Take the 2-minute tour ×
Mathematics Stack Exchange is a question and answer site for people studying math at any level and professionals in related fields. It's 100% free, no registration required.

How does one solve this equation. I would like to see the solution of this problem in steps.

$z\cdot\bar{z}=\left|3\cdot z \right|$

EDIT: Is it possible to solve this by converting to the form $z=a+b\cdot i$

What about the solution of this equation.

$z\cdot\bar{z}-z^{2}=1-i$

EDIT2:

$a^2+b^2-(a+b\cdot i)(a+b\cdot i) = 1 - i$
$a^2+b^2-a^2-ab\cdot i - ab\cdot i + b^2=1-i$
$2b^2-2ab\cdot i = 1-i$

And we keep in mind that two imaginary numbers are equal if their real and imaginary parts are the same.

$2b^2 = 1$ and $-2ab=-1$
So $b = \pm \frac{1}{\sqrt{2}}$
and $a=\frac{1}{2b}\Rightarrow a=\pm \frac{\sqrt{2}}{2}$.

Is this correct?

share|improve this question
    
May be short route be to note that $Z=0$ satisfies the equation and then any $z\ne0$ can be expressed as $re^{i\theta}$ and the equation gives $r=3$ and no restriction $\theta$. –  Tapu Nov 29 '11 at 18:58
1  
Now that you've seen two solutions to your first question, why not show us how far you can get toward a solution of the equation in your edit? –  Gerry Myerson Nov 29 '11 at 22:48

2 Answers 2

up vote 3 down vote accepted

First, note that for any complex number $z=a+bi$, we have $$z\cdot \bar{z}=(a+bi)\cdot(a-bi)=a^2+abi-abi+b^2(i)(-i)=a^2+b^2=\left(\sqrt{a^2+b^2}\right)^2=|z|^2.$$ Now note that for any complex number $z=a+bi$ and real number $t$, we have $$|t\cdot z|=|t(a+bi)|=|(ta)+(tb)i|=\sqrt{(ta)^2+(tb)^2}=\sqrt{(t^2)(a^2+b^2)}=$$ $$\sqrt{t^2}\sqrt{a^2+b^2}=|t|\sqrt{a^2+b^2}=|t|\cdot|z|$$ (In fact, it is true that for any two complex numbers $w$ and $z$, we have $|w\cdot z|=|w|\cdot|z|$.)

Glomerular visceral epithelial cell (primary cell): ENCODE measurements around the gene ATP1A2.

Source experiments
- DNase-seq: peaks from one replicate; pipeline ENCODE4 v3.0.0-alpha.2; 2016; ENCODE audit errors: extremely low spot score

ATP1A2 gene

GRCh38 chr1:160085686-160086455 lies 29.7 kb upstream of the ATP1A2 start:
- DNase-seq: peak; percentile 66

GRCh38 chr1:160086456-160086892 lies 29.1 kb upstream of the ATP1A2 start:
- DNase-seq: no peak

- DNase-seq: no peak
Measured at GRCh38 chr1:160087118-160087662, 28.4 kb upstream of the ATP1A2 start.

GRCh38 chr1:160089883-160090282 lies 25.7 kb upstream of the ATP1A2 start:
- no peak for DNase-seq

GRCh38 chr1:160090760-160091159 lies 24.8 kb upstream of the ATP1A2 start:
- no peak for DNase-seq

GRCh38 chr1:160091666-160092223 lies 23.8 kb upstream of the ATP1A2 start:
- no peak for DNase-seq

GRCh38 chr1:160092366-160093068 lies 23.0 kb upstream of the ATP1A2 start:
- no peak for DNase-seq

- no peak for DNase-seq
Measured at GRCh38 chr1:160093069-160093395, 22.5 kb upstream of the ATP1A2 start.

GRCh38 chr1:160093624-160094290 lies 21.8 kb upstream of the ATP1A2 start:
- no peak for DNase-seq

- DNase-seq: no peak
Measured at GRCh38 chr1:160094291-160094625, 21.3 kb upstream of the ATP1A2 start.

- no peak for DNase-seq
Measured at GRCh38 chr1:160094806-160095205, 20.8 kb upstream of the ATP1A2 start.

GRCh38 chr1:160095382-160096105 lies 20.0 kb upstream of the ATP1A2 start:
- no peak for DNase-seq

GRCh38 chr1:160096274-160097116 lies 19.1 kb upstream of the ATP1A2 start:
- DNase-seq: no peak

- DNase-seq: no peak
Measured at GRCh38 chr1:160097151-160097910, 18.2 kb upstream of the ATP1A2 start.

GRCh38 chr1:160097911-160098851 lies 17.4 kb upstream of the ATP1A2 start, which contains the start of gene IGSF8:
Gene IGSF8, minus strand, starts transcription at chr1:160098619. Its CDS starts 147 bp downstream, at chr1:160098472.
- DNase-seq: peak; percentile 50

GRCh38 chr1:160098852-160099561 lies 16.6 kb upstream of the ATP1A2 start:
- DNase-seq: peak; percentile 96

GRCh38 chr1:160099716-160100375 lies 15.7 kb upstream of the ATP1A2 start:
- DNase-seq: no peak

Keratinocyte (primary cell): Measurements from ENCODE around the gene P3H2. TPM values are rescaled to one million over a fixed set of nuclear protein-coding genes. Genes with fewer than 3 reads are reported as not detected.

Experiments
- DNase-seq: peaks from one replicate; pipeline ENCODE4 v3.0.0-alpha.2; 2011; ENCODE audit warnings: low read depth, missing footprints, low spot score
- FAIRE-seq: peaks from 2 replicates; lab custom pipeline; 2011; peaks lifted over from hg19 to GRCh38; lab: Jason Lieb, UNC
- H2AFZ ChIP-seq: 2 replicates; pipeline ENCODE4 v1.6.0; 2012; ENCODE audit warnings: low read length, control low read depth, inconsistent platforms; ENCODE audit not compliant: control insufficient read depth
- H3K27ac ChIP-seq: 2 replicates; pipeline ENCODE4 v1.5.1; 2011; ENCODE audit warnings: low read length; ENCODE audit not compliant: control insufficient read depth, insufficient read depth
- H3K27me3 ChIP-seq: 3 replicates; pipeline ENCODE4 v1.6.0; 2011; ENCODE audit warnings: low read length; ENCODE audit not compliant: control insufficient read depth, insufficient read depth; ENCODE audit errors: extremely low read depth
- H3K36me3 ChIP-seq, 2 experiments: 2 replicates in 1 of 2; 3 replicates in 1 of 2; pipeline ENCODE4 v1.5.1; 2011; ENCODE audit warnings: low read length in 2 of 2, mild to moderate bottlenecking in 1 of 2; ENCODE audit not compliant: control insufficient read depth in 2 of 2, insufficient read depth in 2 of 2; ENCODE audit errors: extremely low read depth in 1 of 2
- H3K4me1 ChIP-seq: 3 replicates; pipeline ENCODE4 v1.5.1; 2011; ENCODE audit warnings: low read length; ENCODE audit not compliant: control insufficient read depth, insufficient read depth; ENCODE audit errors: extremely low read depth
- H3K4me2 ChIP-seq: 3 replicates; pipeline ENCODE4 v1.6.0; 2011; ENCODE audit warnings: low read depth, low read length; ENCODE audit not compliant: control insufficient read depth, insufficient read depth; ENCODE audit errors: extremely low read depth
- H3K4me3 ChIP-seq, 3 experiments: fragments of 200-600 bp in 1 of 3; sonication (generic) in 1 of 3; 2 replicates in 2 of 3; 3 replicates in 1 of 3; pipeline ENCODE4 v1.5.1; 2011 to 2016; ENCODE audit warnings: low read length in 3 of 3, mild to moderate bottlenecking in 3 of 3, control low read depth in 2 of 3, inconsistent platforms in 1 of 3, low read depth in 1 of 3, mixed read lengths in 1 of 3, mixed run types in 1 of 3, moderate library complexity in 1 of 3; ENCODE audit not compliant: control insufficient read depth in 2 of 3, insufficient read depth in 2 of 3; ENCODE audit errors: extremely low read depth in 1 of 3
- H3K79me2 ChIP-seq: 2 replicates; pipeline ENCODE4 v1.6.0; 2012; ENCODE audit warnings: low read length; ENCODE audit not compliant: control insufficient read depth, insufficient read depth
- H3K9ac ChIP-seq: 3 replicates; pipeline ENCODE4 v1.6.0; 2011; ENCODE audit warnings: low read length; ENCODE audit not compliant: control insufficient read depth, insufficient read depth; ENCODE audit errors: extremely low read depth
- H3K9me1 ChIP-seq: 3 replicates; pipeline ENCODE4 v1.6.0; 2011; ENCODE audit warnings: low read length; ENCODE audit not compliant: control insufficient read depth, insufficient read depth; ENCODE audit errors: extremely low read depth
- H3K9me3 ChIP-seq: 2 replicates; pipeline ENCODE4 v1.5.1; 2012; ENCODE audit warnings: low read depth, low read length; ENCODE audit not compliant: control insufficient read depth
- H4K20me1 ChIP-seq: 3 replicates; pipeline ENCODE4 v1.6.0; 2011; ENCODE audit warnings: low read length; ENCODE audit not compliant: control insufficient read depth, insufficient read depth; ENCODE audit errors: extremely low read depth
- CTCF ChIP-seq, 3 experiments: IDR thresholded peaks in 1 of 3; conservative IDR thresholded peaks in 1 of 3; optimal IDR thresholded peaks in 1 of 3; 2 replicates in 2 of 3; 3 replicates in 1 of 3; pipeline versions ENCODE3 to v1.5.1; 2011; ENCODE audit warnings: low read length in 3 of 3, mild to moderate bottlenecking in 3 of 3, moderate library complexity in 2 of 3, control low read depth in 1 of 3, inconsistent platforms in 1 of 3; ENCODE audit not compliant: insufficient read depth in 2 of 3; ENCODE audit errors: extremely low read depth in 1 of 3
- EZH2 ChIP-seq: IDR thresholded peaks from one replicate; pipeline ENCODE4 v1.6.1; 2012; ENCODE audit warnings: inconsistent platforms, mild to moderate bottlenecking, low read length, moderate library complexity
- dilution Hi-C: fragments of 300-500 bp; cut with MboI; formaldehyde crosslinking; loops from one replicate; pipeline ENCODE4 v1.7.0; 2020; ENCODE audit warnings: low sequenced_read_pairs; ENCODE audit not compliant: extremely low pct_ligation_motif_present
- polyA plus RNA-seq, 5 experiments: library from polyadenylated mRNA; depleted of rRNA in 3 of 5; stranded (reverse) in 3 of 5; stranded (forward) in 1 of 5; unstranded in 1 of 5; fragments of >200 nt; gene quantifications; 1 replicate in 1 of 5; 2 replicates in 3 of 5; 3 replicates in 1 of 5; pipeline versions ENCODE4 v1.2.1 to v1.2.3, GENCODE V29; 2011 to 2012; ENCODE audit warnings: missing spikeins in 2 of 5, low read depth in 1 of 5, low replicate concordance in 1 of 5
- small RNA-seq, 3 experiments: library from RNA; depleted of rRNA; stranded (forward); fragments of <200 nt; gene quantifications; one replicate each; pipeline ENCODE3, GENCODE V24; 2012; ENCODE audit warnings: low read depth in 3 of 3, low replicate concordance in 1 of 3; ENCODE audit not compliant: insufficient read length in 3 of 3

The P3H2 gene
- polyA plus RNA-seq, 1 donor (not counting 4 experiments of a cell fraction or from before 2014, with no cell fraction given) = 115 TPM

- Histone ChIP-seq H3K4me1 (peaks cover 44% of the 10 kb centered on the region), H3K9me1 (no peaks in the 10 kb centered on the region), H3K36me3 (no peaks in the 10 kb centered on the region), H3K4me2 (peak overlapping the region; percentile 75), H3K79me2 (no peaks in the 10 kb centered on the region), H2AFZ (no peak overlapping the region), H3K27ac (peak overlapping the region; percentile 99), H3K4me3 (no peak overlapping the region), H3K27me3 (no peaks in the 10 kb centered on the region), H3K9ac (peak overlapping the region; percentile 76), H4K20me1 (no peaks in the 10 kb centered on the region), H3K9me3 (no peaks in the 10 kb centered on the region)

These are both important facts to know in general.

Thus, starting from the equation $$z\cdot \bar{z}=|3\cdot z|$$ we get $$|z|^2=3\cdot|z|.$$ Now treat $|z|$ as a real number to be solved for - that is, think of it as if we are solving $$x^2=3x.$$ Note that there are two solutions, i.e. two possible values for $|z|$. Do you see what they are?

Finally, note that the set of complex $z$ for which $|z|=c$ forms a circle of radius $c$ in the complex plane; using polar coordinates, i.e. $z=re^{i\theta}$, we have that $|z|=c$ if and only if $$|z|=|re^{i\theta}|=|r|\cdot|e^{i\theta}|=|r|\cdot1=|r|=r=c,$$ so the complex $z$ for which $|z|=c$ are the complex numbers of the form $ce^{i\theta}$ for some $\theta$.

share|improve this answer

In steps:

  1. $z\cdot \bar z = |z|^2$;

  2. $|3\cdot z| = 3|z|$;

  3. $|z|^2 = 3|z|\Leftrightarrow |z| = 0\text{ or }|z| = 3\Leftrightarrow z = 0\text{ or }z = 3\mathrm e^{i\phi}$ for $\phi\in\mathbb R$.

share|improve this answer

Your Answer

 
discard

By posting your answer, you agree to the privacy policy and terms of service.

Not the answer you're looking for? Browse other questions tagged or ask your own question.